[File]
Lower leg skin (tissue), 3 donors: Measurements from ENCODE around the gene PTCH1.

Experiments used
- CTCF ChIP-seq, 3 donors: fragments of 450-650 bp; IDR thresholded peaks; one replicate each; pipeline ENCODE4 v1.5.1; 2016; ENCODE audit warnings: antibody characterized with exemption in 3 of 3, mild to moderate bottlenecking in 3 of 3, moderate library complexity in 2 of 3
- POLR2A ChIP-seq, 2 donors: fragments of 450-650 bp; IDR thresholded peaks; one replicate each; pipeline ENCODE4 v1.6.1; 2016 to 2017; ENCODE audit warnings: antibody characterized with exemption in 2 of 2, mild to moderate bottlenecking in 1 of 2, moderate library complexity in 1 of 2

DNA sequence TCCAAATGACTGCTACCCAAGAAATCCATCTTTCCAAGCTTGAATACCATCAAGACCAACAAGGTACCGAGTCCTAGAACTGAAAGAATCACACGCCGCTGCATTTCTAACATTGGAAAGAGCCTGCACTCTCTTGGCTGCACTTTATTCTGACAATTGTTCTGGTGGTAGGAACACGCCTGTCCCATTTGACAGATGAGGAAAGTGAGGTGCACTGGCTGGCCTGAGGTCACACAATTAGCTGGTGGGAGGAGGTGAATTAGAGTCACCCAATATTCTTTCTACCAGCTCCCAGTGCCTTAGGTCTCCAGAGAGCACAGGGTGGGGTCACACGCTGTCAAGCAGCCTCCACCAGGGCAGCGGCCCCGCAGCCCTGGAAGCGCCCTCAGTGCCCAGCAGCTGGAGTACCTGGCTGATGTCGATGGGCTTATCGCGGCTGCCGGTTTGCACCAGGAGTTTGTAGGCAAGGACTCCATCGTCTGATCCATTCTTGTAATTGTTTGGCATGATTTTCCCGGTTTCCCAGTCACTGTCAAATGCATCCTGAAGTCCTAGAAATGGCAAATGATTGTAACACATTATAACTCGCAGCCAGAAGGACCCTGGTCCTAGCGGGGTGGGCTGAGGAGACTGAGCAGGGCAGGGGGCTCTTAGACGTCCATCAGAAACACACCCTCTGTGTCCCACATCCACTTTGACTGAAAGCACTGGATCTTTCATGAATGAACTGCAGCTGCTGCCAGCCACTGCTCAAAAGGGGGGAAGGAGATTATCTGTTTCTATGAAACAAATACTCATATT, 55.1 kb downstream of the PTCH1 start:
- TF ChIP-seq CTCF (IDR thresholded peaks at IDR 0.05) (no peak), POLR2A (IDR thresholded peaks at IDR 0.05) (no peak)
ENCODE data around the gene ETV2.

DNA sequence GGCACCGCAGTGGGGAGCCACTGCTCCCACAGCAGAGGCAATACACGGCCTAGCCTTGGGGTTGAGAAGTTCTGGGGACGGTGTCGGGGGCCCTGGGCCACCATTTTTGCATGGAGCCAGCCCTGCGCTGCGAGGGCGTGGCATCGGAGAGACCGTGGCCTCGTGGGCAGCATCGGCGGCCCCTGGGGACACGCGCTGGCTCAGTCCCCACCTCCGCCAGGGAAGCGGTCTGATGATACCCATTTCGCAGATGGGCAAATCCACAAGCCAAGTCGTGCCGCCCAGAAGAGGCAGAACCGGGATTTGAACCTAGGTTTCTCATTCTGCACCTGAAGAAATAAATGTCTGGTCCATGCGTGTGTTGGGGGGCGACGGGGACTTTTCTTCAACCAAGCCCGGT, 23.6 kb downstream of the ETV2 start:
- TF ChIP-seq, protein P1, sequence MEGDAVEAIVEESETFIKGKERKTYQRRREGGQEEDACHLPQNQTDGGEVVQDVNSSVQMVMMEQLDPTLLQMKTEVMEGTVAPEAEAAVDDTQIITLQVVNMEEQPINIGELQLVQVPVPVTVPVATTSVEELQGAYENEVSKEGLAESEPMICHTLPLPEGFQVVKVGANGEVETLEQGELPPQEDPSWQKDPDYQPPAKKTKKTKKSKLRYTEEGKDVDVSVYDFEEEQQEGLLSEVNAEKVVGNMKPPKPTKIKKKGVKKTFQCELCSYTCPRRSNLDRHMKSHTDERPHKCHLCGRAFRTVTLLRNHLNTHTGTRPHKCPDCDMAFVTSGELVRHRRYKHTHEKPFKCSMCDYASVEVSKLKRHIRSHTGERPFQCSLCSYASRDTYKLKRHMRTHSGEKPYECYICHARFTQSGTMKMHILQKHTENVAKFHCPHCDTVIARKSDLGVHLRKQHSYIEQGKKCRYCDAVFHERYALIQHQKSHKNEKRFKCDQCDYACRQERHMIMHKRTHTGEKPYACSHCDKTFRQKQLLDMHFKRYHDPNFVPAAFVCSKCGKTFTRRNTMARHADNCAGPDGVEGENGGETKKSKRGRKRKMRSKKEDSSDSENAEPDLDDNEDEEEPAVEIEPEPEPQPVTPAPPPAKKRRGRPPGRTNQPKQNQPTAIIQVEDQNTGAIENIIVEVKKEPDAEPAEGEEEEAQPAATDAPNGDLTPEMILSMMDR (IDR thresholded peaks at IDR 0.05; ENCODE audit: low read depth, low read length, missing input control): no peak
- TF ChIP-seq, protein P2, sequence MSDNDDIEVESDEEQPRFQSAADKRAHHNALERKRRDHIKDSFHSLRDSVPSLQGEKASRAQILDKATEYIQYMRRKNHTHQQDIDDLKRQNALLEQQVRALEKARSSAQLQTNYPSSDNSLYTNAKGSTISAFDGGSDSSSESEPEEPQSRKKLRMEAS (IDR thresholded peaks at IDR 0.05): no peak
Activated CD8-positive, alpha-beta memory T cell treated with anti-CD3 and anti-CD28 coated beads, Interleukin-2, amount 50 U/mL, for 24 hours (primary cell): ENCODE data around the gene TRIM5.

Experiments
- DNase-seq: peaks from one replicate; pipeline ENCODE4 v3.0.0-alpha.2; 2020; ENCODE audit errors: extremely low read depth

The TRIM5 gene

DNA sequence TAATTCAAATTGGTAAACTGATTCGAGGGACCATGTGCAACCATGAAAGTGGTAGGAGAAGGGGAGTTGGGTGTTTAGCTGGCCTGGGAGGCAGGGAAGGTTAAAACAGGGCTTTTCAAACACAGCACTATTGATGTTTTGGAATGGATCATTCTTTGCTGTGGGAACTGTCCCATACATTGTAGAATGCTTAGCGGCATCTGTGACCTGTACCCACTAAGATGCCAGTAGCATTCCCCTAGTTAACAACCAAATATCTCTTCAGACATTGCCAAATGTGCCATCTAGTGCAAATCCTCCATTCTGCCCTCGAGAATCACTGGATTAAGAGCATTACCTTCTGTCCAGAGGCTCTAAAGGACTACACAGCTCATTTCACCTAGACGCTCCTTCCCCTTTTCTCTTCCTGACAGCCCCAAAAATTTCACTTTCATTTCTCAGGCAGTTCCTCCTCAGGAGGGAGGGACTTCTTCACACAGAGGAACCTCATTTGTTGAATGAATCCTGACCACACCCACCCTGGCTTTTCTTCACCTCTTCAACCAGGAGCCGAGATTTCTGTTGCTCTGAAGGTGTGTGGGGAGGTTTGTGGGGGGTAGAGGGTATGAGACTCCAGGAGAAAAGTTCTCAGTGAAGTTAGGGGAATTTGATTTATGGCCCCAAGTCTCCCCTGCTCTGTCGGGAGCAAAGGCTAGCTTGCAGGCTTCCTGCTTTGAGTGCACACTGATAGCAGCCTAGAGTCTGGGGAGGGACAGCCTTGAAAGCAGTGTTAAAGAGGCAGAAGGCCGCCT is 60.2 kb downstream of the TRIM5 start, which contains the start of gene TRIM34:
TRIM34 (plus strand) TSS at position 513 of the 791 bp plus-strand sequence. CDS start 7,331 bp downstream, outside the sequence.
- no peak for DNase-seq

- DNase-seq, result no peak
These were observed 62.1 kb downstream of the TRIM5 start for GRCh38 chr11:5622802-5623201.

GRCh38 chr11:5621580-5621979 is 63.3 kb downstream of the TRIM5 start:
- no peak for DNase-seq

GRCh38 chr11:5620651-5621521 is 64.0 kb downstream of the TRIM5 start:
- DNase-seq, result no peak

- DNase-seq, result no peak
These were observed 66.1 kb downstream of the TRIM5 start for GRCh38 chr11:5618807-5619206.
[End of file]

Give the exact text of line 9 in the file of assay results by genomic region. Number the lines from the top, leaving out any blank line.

- TF ChIP-seq, protein P1, sequence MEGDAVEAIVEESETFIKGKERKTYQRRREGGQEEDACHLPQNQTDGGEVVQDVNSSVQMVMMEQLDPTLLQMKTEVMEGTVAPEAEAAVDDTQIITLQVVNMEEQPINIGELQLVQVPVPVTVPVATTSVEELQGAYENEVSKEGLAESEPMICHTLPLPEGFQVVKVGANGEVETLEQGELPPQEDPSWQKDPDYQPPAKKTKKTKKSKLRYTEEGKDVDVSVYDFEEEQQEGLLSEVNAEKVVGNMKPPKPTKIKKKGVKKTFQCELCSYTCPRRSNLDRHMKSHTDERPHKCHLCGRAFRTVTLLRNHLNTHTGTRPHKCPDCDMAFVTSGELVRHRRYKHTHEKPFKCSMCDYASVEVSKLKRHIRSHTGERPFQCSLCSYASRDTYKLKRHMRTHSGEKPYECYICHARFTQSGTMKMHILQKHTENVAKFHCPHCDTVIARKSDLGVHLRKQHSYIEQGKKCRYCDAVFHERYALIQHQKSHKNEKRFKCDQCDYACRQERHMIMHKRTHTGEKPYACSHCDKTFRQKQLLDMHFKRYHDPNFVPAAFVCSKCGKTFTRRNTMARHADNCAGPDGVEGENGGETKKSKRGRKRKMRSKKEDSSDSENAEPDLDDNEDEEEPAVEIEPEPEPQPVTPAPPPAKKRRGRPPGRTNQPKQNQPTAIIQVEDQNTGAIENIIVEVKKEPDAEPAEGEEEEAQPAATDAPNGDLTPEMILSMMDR (IDR thresholded peaks at IDR 0.05; ENCODE audit: low read depth, low read length, missing input control): no peak